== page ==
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Unformatted text preview: For Morrison's women, sexuality is the reward and burden of their gender. She describes Paul D's effect on females this way: "Strong women and wise saw him and told him things they only told each other: that way past the Change of Life, desire in them had suddenly become enormous, greedy, more savage than when they were fifteen, and that it embarrassed them and made them sad; that secretly they longed to die to be quit of it that sleep was more precious to them than any waking day." For Morrison's post-slave era women, menopause is the resurgence of desire, a fleshly encumbrance that precedes death, a well-deserved respite from indiscriminate breeding, unsatisfactory mates, and children sold before mothers could return home to wave goodbye. Ma'am, the elusive role model whom Sethe never fully knew, is excluded from this life cycle of...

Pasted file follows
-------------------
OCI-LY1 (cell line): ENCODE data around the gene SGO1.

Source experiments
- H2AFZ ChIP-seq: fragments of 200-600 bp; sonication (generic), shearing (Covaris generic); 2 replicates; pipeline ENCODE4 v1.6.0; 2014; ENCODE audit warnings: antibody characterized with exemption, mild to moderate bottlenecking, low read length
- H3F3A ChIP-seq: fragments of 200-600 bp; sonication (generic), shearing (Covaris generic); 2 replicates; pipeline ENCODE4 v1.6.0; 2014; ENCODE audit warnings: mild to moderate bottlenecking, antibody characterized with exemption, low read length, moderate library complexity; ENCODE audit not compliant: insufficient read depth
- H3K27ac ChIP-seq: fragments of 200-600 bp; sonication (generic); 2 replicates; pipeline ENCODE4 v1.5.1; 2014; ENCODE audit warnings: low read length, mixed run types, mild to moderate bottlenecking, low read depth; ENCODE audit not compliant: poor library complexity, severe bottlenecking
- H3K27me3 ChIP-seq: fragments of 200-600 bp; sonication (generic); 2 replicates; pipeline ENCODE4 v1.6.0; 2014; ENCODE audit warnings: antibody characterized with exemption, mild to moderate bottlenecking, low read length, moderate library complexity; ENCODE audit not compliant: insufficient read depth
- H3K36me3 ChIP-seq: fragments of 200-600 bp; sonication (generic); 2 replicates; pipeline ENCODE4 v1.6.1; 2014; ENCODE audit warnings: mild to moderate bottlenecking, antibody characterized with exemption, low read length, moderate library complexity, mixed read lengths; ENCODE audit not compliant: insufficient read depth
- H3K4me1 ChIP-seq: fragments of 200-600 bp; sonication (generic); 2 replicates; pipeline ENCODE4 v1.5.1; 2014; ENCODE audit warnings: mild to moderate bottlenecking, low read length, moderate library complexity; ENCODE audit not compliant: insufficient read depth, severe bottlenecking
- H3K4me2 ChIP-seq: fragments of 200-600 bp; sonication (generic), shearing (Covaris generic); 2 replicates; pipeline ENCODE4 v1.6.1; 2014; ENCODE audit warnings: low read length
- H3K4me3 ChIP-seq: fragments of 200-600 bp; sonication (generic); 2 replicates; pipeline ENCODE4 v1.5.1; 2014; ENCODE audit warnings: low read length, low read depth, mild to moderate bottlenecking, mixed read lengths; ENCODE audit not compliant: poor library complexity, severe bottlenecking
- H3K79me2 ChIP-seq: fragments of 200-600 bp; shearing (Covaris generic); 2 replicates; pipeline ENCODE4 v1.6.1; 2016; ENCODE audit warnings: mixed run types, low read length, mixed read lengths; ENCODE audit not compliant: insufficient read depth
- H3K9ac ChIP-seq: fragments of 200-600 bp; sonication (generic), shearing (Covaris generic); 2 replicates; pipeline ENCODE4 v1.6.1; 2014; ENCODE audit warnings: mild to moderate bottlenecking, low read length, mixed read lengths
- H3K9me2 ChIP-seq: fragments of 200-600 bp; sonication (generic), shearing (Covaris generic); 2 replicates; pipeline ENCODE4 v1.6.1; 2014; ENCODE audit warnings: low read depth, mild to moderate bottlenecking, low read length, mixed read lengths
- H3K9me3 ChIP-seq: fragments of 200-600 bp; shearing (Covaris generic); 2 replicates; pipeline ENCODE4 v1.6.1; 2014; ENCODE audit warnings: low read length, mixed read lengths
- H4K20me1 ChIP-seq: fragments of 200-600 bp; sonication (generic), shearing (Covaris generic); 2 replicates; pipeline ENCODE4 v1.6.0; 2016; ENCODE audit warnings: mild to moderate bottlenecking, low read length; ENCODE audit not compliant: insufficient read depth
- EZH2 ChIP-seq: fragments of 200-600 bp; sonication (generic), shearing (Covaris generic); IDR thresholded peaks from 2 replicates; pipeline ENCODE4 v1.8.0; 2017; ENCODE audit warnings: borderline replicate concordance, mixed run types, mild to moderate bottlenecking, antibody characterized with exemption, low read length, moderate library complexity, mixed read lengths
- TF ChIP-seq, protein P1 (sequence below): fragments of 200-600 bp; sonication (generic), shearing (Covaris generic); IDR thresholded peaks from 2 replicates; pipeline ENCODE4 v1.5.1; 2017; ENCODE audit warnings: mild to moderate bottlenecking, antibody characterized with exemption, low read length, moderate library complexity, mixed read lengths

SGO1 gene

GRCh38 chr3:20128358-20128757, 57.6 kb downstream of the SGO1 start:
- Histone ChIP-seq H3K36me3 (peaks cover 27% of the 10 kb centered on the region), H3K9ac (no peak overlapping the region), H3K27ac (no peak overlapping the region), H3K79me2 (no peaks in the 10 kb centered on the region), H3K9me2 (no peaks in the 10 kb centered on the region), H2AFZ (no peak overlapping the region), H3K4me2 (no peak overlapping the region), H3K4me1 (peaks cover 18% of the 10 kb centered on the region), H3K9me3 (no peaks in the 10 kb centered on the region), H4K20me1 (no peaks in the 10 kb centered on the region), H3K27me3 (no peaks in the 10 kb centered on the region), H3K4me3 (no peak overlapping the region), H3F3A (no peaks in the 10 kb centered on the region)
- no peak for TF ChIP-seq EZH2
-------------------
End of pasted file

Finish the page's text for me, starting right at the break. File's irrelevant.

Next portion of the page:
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- Fall '09
- Beloved, Love, Sethe, Denver